Characters and Organisations

I’ve been thinking about the relationship between main characters in fiction and organisations (local government, corporations, institutions, national government, the nation state).

Like real people, characters exist within organisations. They work in them. Their lives are impacted by them.

Characters and organisations go through different stages. A lifecycle. Youth. Adulthood. Old age.

Where do interesting stories place characters in context to an organisation?

  • Defending it
  • Fighting it
  • Inside it
  • Outside it
  • Driving for change
  • Resisting change
  • Forward looking
  • Backward looking

How does the organisation (as expressed through its status quo) perceive the character?

  • A supporter
  • An enemy

At what stage is the character?

  • Youth
  • Adult
  • Old age

At what stage is the organisation?

  • Youthful: dynamic and building
  • Adult: stabile and plateauing
  • Old age: ossified and collapsing

An organisation can be the main character’s antagonist.

An organisation can be their ally.

To increase the drama the main character has to completely identify with the organisation or completely identify as its opponent. (And maybe have a reversal of belief as the story progresses.)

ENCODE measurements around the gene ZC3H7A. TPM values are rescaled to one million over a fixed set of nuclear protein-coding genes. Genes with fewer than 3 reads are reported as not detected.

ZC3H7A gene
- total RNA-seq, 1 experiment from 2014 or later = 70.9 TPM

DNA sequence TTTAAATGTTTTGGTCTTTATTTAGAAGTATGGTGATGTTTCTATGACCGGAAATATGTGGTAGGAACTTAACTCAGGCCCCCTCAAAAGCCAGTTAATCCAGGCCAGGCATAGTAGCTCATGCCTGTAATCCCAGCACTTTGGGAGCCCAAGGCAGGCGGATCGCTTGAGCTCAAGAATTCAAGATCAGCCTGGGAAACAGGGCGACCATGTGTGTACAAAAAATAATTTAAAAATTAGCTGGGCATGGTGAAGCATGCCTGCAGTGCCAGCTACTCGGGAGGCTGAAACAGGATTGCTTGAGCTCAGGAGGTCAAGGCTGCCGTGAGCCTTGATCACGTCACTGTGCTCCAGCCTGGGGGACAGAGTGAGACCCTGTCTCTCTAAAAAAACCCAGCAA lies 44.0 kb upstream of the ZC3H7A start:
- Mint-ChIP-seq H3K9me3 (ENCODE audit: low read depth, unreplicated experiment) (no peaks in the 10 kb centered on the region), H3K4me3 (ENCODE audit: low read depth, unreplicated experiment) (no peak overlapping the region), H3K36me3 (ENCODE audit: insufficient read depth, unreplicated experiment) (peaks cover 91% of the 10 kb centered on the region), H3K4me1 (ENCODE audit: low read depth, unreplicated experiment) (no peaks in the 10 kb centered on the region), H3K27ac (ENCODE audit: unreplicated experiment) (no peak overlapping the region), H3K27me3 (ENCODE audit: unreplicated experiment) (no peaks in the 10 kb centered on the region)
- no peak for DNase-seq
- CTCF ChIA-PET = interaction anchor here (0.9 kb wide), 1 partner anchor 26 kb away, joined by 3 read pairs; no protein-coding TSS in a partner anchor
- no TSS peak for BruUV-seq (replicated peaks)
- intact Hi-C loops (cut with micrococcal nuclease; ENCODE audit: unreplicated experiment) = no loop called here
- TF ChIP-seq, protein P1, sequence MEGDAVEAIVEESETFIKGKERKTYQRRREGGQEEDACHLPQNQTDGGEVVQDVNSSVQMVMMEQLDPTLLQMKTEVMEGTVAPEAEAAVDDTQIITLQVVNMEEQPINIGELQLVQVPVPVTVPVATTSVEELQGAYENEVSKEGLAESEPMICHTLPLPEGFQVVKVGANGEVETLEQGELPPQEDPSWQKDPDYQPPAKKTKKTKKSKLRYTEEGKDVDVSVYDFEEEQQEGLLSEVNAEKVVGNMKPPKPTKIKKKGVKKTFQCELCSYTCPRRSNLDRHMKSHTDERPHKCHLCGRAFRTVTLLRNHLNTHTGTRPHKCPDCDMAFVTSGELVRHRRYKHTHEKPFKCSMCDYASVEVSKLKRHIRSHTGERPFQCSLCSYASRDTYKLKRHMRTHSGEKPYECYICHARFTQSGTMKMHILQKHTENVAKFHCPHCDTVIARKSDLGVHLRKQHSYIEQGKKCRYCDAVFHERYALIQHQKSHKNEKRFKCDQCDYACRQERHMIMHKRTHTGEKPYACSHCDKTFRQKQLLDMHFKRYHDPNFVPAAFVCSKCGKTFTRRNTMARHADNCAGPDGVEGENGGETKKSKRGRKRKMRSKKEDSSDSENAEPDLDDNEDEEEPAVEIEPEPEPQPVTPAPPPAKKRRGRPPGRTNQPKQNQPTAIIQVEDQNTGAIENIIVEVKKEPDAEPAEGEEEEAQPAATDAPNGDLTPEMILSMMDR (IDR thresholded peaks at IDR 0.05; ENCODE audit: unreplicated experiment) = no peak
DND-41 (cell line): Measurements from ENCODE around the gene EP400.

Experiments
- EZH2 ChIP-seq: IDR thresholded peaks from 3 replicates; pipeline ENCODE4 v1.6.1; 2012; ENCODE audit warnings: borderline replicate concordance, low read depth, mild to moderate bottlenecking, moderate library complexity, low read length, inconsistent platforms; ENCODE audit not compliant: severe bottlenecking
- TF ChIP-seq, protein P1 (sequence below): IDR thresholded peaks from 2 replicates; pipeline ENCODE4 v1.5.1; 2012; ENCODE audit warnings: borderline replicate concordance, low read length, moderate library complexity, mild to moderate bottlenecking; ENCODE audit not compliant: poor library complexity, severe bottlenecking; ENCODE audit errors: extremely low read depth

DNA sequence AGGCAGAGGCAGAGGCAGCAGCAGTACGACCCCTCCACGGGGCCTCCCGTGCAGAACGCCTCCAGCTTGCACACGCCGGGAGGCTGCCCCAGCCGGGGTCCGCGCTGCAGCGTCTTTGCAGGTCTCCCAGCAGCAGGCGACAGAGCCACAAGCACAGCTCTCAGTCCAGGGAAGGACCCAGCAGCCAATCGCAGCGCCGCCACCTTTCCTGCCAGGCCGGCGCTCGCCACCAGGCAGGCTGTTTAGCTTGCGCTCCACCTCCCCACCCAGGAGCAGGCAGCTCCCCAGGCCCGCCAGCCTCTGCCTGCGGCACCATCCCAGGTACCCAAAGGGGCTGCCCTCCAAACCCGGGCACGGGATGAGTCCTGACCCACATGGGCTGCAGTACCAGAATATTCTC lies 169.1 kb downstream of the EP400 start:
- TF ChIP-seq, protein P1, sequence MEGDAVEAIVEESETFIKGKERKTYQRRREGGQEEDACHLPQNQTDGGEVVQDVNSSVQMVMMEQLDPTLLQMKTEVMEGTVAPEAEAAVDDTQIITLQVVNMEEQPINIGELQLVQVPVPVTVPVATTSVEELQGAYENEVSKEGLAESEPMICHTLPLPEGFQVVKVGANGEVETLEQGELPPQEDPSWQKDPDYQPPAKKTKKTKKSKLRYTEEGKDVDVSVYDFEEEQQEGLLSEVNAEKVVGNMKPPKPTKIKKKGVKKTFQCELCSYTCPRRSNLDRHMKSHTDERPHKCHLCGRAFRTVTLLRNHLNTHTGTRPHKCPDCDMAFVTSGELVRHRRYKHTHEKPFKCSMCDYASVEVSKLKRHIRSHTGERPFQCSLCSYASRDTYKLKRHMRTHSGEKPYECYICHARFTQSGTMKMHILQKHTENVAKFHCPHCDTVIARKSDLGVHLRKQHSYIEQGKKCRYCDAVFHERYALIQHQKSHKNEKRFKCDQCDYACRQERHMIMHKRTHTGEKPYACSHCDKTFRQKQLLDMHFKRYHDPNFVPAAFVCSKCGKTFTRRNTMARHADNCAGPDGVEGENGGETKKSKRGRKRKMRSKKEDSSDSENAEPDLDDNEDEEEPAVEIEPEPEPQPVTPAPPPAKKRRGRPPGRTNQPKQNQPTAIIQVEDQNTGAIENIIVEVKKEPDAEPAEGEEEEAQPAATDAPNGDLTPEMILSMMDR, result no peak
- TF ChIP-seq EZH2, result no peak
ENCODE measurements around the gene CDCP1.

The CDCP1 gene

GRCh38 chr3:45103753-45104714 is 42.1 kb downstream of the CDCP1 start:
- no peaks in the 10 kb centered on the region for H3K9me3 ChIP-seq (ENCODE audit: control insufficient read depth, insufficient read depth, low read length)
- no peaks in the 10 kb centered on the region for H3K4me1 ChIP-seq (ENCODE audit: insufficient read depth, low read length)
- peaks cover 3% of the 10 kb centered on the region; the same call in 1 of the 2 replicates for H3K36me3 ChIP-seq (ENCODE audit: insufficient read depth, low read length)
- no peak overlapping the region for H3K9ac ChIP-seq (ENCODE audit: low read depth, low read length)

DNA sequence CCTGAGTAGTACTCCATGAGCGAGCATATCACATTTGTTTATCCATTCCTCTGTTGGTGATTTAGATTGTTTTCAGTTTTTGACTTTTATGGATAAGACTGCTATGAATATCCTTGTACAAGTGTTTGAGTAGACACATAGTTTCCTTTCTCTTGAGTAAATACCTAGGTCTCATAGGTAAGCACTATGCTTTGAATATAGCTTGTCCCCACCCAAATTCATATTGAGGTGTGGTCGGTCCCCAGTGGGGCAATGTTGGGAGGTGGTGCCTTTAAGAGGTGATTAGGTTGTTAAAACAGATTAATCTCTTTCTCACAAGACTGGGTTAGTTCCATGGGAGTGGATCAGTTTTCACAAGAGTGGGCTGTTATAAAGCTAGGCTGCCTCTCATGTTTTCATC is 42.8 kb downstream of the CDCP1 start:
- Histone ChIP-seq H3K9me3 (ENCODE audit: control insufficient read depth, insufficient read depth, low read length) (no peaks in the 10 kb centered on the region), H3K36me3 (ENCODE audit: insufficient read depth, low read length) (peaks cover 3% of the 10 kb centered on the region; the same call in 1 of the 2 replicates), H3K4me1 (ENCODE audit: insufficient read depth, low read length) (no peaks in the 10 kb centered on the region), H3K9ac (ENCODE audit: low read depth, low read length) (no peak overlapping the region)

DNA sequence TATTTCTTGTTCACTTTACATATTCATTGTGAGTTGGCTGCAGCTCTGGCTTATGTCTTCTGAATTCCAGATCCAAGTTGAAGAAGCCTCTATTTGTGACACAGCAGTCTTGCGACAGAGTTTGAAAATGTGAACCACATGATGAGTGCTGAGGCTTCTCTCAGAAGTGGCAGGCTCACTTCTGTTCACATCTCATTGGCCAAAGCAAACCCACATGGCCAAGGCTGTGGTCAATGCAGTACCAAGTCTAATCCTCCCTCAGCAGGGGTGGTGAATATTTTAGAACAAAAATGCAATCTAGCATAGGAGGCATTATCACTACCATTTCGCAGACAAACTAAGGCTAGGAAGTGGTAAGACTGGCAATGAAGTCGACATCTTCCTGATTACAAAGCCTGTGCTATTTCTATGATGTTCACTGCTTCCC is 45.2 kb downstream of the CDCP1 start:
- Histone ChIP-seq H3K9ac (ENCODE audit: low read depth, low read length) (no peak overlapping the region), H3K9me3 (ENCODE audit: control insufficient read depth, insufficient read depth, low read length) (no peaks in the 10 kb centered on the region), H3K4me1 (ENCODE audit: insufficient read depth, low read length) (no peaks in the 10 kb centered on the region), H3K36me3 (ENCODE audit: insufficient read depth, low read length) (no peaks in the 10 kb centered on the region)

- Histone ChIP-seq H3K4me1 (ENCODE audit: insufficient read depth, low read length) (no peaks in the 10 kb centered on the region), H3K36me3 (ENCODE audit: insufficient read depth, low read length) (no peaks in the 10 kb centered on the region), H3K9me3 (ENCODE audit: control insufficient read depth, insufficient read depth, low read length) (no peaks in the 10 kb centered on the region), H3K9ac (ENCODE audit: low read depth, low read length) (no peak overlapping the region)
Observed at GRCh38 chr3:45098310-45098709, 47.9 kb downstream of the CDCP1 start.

When they are opposites they can offer heightened drama.

  • A weak character in a powerful organisation
  • A heroic character in a vulnerable organisation
  • A old character in a young organisation
  • A liberal character in an illiberal organisation
  • A truthful character fighting a mendacious organisation

Stories are about change. (Or an inability to change.)

What is the dynamic for change between the main character and the organisation?

What happens when an energetic young mind enters an ossified organisation that cannot change?

Where is the character in relation to the status quo?

Where is the character and the organisation in relation to the truth?

  • Exposing the truth
  • Covering up the truth
  • In harmony with himself/herself/itself
  • A distorted construct

Contrasting qualities are more interesting.